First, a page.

On Friday, January 5th gold dropped nearly $20 while silver slid 60c. Those huge drops had all the earmarks of a selling climax, and I said so at the time. See my January 5th and 11th interviews with Jim Puplava, which were posted by him on January 6th and 13th.
A selling climax is easier to identify after the fact than when you are in it. But, it is important to try identifying them when they occur because they are important market features. A selling climax denotes a major turning point that marks the end of downtrends or corrections.
Gold price action: have we seen a selling climax?
It is now one week after the January 5th collapse, and the evidence continues to build that it was indeed a selling climax. Most important is the big jump in gold and silver this past Friday. Also, as Bill Murphy reports in his latest Midas commentary:
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'The Commitment of Traders gold report was nothing less than breathtaking and represents one of the largest changes of positions I can recall. Lately, this report has been a non-event. Not this time...
The large specs decreased longs by 15,482 contacts and increased shorts by 9,533.
The commercials increased longs by 13,680 and decreased shorts by 17,093 contracts.
The small specs decreased longs by 3,760 contracts and increased shorts by 1,998.'
Bill then goes on to say: 'The Gold Cartel has done its thing AGAIN, fleecing numerous longs out of the market.' I wholeheartedly agree. I describe how the gold cartel does this in a recent commentary posted on GoldSeek.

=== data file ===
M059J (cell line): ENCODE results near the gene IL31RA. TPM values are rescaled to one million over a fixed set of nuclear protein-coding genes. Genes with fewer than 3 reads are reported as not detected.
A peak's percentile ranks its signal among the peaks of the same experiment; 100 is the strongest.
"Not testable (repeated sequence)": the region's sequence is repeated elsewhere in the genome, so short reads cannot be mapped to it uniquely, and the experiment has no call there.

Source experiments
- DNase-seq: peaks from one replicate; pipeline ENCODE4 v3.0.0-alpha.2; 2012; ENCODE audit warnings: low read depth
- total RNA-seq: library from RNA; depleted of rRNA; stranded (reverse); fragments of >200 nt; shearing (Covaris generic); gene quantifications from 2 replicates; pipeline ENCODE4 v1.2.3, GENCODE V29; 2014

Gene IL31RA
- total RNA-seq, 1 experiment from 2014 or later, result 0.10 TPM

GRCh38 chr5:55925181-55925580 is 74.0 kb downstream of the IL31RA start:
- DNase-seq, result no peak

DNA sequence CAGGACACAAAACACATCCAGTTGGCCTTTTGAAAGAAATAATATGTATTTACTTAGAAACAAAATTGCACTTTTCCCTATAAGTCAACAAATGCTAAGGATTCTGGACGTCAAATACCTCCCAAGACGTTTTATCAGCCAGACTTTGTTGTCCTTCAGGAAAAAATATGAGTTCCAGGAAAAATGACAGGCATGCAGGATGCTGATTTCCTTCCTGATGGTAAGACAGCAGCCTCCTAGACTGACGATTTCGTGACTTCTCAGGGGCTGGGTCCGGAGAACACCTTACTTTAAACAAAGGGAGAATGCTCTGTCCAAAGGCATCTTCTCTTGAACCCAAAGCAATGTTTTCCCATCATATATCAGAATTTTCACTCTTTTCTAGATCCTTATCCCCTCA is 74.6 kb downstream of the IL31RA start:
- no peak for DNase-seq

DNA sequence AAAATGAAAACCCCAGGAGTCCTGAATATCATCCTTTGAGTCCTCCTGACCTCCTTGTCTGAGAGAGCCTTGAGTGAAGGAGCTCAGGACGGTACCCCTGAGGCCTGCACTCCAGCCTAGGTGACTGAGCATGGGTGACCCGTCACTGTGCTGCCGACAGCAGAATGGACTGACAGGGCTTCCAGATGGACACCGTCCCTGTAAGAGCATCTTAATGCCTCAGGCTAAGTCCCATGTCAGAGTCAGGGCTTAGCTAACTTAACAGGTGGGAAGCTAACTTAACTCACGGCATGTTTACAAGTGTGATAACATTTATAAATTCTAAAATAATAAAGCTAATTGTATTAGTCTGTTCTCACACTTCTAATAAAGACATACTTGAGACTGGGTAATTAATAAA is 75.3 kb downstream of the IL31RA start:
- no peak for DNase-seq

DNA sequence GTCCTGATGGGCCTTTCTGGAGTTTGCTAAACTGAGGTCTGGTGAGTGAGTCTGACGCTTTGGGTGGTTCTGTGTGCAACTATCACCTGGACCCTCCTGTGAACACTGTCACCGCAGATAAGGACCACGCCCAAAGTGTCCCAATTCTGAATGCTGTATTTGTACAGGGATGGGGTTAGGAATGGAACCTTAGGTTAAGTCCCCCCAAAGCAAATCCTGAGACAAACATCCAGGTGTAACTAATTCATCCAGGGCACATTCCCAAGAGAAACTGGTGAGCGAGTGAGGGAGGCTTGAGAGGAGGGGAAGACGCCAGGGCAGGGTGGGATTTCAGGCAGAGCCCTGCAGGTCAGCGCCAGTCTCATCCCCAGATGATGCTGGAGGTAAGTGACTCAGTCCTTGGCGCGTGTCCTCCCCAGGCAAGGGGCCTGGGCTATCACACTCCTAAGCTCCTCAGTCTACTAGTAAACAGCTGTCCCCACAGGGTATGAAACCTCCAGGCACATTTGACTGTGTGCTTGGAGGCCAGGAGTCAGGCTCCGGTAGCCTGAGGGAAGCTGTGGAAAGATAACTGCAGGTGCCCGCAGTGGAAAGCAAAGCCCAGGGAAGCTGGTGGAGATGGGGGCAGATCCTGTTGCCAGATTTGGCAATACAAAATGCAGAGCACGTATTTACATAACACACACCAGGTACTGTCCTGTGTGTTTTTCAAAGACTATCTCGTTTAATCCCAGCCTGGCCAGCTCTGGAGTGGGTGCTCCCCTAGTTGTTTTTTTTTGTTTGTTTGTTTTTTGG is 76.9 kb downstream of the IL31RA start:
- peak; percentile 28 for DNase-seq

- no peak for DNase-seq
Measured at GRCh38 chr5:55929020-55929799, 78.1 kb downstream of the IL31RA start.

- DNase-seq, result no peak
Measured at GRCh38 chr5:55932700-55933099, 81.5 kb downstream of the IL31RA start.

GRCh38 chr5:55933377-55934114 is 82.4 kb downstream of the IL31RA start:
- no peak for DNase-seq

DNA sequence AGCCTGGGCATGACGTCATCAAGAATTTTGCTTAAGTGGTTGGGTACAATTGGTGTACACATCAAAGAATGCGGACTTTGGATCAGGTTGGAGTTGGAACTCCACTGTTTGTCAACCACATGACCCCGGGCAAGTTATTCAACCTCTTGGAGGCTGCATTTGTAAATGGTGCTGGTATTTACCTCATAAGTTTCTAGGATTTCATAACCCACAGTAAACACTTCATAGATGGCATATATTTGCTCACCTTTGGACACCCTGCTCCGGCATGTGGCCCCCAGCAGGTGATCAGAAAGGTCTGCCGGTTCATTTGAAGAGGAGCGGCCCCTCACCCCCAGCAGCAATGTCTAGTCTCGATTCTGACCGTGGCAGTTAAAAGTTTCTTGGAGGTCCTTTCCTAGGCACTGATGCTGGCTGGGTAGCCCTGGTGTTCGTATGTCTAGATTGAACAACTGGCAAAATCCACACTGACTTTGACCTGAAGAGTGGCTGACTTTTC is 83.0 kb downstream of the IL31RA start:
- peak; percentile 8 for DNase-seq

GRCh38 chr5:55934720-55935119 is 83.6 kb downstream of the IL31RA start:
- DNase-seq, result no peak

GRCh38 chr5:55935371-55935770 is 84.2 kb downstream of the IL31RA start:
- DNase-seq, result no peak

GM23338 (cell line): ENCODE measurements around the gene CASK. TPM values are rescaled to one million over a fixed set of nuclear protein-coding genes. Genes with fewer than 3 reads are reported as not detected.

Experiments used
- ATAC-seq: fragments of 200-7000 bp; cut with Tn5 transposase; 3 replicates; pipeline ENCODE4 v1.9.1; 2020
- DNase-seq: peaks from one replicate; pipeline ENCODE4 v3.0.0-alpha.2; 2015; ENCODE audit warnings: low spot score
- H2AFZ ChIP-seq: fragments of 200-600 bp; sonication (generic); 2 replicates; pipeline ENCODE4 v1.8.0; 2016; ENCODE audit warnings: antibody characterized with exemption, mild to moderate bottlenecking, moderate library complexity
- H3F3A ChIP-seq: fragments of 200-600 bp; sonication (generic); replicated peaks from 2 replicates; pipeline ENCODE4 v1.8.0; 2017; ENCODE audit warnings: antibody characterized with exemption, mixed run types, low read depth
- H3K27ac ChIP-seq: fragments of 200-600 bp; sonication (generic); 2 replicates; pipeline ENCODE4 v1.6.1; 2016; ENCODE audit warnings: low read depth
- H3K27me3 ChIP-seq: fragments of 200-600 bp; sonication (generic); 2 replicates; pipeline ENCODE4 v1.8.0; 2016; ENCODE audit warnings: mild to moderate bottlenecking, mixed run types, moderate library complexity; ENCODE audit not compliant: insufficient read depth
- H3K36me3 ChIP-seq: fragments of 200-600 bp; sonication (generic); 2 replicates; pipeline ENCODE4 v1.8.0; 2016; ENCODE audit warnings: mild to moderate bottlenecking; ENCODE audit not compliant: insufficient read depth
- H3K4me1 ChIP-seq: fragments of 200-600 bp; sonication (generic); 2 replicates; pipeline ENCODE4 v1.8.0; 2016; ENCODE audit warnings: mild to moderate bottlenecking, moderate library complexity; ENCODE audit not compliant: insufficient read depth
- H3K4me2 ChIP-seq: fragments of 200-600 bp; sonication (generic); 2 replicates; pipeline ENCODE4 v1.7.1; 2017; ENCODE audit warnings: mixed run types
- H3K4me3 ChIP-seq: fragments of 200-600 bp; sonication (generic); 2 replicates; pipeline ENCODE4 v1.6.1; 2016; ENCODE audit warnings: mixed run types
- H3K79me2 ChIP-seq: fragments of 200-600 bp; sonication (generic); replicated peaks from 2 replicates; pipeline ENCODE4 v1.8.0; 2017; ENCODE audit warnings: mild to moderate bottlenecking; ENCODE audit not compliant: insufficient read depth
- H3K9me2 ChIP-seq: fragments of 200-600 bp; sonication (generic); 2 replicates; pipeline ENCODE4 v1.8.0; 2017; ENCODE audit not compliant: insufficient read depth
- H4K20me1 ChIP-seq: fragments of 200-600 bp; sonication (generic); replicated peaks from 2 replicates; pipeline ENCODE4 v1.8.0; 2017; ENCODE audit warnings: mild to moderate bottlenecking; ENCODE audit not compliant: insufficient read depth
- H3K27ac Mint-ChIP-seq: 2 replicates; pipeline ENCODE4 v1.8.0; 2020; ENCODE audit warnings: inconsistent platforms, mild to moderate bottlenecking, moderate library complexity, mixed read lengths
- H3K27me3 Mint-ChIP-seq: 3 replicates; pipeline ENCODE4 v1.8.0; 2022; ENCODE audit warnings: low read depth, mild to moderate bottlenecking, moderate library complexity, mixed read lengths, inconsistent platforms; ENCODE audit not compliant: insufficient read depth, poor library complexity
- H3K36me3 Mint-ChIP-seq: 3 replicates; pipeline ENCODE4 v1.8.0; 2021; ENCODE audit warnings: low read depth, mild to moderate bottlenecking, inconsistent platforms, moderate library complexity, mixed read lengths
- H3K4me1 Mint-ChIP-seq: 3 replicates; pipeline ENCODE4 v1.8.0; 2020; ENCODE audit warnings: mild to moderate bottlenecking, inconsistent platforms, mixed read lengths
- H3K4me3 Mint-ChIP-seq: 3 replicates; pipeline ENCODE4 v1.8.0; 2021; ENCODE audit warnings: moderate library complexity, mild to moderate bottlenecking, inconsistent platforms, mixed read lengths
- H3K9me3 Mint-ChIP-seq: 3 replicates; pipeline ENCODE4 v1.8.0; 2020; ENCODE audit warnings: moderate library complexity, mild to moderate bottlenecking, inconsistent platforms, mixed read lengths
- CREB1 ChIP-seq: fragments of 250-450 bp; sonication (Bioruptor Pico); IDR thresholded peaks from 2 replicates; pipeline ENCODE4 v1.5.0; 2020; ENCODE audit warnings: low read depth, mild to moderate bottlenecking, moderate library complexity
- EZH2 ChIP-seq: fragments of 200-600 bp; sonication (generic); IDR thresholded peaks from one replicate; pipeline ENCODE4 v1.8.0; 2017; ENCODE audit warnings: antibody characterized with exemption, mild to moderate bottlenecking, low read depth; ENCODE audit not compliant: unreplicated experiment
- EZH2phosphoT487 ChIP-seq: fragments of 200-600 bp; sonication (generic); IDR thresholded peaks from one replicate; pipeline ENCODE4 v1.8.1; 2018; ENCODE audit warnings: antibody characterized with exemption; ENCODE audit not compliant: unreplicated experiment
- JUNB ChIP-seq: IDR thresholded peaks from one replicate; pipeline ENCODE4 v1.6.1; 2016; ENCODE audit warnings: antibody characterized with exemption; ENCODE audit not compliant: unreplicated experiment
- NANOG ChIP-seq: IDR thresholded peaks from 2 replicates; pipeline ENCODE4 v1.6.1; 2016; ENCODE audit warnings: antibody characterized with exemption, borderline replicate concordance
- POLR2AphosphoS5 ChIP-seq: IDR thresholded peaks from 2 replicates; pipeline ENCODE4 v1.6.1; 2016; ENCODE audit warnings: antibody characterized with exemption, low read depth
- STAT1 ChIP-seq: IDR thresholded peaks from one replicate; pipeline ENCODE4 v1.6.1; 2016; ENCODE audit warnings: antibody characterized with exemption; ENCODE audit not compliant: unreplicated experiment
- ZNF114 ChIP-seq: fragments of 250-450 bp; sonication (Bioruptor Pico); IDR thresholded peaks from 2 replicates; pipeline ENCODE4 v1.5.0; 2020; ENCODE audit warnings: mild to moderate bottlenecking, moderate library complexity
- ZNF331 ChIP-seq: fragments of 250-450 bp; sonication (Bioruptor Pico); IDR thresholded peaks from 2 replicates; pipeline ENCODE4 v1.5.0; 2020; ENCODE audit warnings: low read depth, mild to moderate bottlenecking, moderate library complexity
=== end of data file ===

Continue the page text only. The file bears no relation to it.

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Bill concludes: 'With the gold open interest where it is, we have a set up to flush out many more spec shorts, while, as the market moves up, spec longs pour in. The fundamental and technical set up for both gold and silver could not be better.' Again I wholeheartedly agree.
The evidence is building and taken together suggests that gold and silver's test of major support on January 5th was successful, and as a consequence, the lows reached that day will prove to be a major turning point.
Why the gold price jumped last week
This past Friday's price jump was the result of two things. First, the ever-vigilant shorts, who are prepared to turn on a dime to protect their capital, are already running for cover. Second, the consolidation since the May highs in gold and silver have shaken out a lot of investors, and the panic buying on Friday indicates that they are trying to re-establish their long positions.
All of this market action bodes well for the future. However, we are not out of the woods yet, as we can see on the following charts.
Silver is clearly the more bullish of the two charts. As a result, look for silver to continue outperforming, which means that I expect the gold/silver ratio will continue falling.
Gold's fundmentals are still good
Now, do not go out and bet the ranch on my comments above. Markets - indeed, the future - are unpredictable. All we can do is evaluate the underlying fundamental factors for a market, and then ride with the trend.
The dollar's fundamentals are bearish, as is its long-term trend. Though it has had a short-term bounce, the Dollar Index is hitting overhead resistance, so the odds favor a resumption of its long-term downtrend.
The underlying factors driving gold and silver remain bullish, and its long-term trend is pointing higher. And now their short-term downtrends are in the process of turning higher too.
When the precious metals confirm the turnaround by clearing previous resistance levels, I expect gold and silver to begin new short-term uptrends that will carry them both to new multi-decade highs, and perhaps even more importantly, confirm that their low price for this year has already been made.
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